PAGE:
You’ve put in place a strong marketing plan to drive people to your website: congratulations! But what happens once people land on your site? Do you have a plan to convert website visitors to leads, or will you be like the dog that caught the car?
Let’s look at 7 ways to convert your visitors into leads and turn browsers into buyers.
1. Create personas. Before you do anything else, make sure you know who your ideal buyers are and what you have to offer them. Create a persona for each of your ideal customers: a fictional person based on your target customer’s likely demographics, likes and dislikes, triggers for making buying decisions, etc. Why does each persona need your product or service? What information do you have that could help these people in their daily work?
2. Target your personas. Look at what you have to offer each persona, then plan content around each that begins to educate them—practical tips on your industry, pointers on projects they’re responsible for, things they need to know to make a good buying decision, etc.
A blog that covers a wide range of topics is a great way to do this, as you can write posts customized to each of your personas. For deeper content, consider webinars, white papers, ebooks and the like that give even more detailed information.
Remember to inform them and to be helpful—not to trot out a hard sell. While you are meeting their needs, you are also demonstrating your knowledge and ability to guide them through their projects. Have you heard the old adage “content is king”? With increasing volumes of content being generated ever day, that’s still true, now more than ever.
3. Plan guided tours. When you go to a grocery store, it’s no accident that you have to walk through the store to get to the milk or that candy and magazines wave next to checkout lines. Do the same for your website.
Give your visitors a planned experience from the moment they arrive. Structure your home page and landing pages to tempt them with information that is just what they’re seeking, then lead them down the path of learning more.
Think in levels. What will they need to know first, second, third as they’re planning their project or making a buying decision?
For example, Level One might be a question or small piece of information targeted to their needs. Level Two could be a blog post or recorded podcast. Level Three could be free consultation, an ebook, a free recorded webinar or a workshop discount that promises even more about how you can help them. In this way, you start to build credibility and a relationship with your visitors.
4. Include a call to action. At the end of each level, always put a call to action that moves visitors down to the next, deeper level. Often, this will involve an exchange of information: Give us your email address, and we’ll send you our newsletter. Share your phone number, and we’ll call to set up a complimentary consultation.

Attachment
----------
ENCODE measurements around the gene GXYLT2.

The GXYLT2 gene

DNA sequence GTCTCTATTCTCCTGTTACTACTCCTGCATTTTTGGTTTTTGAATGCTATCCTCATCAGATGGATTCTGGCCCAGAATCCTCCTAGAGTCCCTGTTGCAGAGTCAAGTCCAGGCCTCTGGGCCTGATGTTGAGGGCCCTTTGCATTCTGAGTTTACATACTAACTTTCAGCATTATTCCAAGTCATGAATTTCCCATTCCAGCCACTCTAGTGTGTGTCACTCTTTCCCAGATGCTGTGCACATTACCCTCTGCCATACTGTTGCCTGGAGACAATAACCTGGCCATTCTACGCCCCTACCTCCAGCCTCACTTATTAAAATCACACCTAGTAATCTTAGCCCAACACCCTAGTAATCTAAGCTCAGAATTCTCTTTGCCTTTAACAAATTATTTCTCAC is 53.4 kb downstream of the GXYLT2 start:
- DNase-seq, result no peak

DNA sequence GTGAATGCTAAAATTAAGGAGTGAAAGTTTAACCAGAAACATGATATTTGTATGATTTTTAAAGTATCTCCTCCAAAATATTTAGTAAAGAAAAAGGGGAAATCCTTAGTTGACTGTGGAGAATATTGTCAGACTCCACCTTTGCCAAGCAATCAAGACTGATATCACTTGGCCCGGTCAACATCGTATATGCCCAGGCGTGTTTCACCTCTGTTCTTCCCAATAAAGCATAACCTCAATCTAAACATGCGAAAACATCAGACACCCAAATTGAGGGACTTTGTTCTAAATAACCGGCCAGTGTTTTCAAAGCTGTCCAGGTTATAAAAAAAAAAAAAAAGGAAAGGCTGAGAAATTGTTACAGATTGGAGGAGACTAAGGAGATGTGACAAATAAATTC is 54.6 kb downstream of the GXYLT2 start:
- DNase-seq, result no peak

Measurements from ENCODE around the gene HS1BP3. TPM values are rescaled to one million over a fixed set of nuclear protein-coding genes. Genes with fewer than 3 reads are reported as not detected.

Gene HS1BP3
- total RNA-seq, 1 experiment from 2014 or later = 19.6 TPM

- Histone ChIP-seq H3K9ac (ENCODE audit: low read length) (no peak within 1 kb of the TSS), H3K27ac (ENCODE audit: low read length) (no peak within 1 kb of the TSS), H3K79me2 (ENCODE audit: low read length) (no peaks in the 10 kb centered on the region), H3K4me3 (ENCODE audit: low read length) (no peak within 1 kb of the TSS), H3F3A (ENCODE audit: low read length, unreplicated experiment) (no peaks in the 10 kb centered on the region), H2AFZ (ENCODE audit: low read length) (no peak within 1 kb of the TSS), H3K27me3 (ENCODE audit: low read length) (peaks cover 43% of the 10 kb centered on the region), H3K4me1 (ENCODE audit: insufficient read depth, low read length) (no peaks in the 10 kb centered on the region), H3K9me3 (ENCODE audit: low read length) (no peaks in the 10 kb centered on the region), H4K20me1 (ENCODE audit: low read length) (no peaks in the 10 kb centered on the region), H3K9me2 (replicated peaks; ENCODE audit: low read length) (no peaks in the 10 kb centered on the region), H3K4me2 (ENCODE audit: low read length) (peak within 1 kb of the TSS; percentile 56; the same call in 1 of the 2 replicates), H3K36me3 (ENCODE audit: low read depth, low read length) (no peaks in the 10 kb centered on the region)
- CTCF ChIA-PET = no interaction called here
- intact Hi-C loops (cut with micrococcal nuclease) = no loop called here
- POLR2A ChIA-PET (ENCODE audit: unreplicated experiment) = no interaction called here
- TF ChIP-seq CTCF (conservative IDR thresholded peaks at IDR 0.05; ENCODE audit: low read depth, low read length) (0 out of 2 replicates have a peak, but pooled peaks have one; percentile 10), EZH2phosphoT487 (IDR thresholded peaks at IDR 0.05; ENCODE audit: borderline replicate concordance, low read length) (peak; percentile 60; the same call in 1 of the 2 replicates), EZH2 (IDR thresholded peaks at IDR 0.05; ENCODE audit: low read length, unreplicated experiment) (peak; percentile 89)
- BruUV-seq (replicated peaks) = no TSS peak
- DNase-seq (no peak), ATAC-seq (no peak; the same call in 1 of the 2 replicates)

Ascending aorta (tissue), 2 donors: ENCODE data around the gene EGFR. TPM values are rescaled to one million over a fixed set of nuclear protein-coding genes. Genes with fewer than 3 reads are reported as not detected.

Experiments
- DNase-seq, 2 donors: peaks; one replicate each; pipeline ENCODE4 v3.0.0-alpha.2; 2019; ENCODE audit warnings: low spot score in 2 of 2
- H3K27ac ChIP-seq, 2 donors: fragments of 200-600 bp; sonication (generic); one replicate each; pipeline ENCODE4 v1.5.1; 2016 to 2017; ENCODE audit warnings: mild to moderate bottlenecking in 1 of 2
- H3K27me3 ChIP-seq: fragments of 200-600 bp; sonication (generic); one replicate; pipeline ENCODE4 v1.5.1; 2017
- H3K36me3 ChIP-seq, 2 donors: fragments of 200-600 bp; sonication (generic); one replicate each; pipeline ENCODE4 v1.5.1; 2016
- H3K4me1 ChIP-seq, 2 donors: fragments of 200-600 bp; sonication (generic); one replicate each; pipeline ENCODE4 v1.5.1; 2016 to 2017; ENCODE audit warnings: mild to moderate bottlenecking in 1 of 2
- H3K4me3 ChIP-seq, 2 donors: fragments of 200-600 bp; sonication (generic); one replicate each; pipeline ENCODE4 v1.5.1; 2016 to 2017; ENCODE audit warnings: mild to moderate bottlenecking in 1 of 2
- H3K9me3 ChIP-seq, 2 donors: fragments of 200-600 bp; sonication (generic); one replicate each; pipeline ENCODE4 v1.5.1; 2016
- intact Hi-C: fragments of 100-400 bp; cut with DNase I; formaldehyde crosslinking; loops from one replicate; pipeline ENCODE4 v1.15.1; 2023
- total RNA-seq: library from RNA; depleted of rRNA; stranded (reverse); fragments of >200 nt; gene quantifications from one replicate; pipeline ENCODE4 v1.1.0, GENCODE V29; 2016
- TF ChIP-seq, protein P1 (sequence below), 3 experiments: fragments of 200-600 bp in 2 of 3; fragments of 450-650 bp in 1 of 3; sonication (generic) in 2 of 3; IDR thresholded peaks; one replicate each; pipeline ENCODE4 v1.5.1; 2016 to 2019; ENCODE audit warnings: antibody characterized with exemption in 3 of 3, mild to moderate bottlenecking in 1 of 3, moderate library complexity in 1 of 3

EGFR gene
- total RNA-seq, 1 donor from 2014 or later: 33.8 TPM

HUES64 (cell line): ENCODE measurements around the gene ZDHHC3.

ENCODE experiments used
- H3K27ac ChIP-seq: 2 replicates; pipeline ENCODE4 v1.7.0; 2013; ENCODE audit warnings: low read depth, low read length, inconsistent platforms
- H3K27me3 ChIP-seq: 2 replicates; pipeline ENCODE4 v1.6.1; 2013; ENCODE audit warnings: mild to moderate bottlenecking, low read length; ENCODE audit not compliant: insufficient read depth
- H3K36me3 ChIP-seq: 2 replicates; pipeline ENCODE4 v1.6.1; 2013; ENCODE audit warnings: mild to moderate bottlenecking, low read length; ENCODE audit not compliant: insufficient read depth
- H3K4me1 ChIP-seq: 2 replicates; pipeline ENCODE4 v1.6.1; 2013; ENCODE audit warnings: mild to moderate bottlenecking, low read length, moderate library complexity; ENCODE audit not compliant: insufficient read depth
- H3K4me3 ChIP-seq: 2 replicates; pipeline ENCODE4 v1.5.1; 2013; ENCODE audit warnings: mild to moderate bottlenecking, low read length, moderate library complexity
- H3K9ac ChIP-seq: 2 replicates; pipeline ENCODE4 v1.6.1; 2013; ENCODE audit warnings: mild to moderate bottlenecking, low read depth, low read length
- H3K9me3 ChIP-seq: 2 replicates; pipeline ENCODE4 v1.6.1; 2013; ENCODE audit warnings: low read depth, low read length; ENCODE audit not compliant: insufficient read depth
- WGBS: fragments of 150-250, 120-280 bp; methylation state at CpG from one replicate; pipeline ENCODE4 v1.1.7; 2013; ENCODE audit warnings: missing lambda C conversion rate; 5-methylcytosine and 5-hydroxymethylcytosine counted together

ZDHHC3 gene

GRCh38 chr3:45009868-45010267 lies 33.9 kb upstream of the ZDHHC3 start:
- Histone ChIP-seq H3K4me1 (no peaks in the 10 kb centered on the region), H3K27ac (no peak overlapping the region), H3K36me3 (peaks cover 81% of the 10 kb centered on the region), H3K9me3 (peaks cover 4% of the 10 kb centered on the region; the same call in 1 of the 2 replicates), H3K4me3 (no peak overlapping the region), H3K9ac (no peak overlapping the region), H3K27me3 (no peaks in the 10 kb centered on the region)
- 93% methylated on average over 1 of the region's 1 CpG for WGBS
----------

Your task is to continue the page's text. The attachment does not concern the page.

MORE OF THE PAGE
Use verbs to put your visitors in motion: “Download ebook” or “Sign up for enews.” Try numbers to grab attention: “View 10 free sales tips” or “Get 20% off.” Keep it short. And choose your colors wisely—red for urgency and orange for calls to action.
5. Optimize your images. When visitors come to your landing page, don’t make them wait. Make sure your page loads quickly. Hubspot has found that decreasing the file size of your images can raise your average conversion rate by as much as 11 percent.
6. Follow up. Once you’ve engaged your visitors, recognize them. When they download a white paper or subscribe to your blog, present a confirmation page with a great big thank you. (And then of course offer to take them to other relevant content on your site, the next stop on the tour.)
At the same time, shoot them an email that thanks them for requesting your resource, includes the download and/or any relevant links they might want for safekeeping, and present the next value-added resource.
Follow up again several days later, in a helpful way. Ask if the resource was valuable to them, if they have any questions, if you can offer them even more ways to excel at their job (and provide your next-level resource). Be a friendly guide.
7. Check your metrics, and refine. Once you’ve implemented the process, watch to see how the results match up with your key performance indicators (KPIs). Check Google Analytics to see the paths people are taking through your site. Are they dropping off at the same point? If so, see if you can improve the content on that page, the page load time, and the user-friendliness of the page design. How many people are downloading your initial resources—and coming back for more? How can you make these resources super strong—and catch those customers who might otherwise slip away?
Not sure of the best way to increase your conversion rate? Feel free to ask us for personalized advice.